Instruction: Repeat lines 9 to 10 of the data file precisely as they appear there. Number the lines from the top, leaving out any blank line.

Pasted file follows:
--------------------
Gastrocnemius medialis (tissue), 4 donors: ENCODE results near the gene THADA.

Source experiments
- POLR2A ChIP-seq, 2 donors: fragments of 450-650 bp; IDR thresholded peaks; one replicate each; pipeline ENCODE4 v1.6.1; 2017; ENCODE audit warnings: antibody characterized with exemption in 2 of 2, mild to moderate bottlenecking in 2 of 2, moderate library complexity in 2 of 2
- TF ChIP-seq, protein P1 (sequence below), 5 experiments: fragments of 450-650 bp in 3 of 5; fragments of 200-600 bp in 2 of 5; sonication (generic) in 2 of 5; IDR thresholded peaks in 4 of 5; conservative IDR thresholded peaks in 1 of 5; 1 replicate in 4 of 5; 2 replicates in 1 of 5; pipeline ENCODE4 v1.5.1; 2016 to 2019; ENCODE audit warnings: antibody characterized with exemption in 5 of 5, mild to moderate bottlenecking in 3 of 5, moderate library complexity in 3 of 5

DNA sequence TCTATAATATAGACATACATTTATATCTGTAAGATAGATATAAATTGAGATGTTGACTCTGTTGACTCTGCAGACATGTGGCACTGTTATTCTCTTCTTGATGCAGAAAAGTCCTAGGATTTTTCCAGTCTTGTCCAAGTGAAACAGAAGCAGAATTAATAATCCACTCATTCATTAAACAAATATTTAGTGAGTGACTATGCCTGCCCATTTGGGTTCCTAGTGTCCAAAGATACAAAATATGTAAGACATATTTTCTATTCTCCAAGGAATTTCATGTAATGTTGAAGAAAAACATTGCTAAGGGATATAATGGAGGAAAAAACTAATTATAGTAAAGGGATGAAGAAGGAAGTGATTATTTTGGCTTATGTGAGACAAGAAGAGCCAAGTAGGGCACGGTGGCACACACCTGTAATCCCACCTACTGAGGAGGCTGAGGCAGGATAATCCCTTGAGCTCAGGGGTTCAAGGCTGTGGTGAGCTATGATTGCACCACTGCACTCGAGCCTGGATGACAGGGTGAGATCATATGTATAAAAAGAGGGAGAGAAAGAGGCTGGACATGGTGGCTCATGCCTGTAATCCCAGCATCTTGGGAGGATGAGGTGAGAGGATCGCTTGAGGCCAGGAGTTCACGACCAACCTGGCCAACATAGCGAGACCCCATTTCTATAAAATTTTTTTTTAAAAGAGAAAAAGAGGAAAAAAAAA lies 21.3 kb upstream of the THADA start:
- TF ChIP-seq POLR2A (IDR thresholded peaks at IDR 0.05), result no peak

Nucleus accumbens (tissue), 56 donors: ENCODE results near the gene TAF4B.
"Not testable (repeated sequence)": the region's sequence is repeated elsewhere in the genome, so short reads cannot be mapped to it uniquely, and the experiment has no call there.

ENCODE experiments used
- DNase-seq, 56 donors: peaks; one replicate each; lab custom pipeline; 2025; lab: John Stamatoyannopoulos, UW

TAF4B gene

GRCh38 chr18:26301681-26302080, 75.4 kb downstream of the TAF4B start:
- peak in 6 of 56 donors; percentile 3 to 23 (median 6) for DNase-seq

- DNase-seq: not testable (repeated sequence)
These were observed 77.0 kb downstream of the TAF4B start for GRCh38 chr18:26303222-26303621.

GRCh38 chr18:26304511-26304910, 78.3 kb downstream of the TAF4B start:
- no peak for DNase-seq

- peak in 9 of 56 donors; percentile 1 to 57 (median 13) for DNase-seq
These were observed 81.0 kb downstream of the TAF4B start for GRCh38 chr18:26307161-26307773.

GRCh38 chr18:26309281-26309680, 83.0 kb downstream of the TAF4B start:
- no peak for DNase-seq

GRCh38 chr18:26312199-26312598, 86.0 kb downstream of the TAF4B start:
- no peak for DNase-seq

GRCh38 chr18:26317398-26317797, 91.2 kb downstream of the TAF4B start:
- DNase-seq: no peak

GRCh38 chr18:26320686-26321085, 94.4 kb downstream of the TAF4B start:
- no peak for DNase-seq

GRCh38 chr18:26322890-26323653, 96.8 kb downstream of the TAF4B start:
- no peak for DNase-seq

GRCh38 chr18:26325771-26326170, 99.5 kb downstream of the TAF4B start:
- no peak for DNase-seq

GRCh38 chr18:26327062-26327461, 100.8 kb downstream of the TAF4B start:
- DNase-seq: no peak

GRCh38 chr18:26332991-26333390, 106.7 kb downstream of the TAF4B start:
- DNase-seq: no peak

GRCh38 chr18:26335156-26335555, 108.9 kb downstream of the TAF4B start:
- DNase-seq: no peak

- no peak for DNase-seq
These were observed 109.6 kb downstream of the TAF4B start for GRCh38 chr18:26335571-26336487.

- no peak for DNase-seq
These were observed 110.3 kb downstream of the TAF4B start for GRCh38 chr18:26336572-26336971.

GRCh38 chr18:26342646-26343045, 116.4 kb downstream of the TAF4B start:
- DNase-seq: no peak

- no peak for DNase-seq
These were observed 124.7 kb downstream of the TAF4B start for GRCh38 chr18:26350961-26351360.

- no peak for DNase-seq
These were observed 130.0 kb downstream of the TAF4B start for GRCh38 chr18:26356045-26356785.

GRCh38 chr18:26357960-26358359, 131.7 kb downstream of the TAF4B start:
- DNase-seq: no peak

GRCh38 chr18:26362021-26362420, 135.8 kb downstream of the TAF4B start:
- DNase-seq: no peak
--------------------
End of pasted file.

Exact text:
ENCODE experiments used
- DNase-seq, 56 donors: peaks; one replicate each; lab custom pipeline; 2025; lab: John Stamatoyannopoulos, UW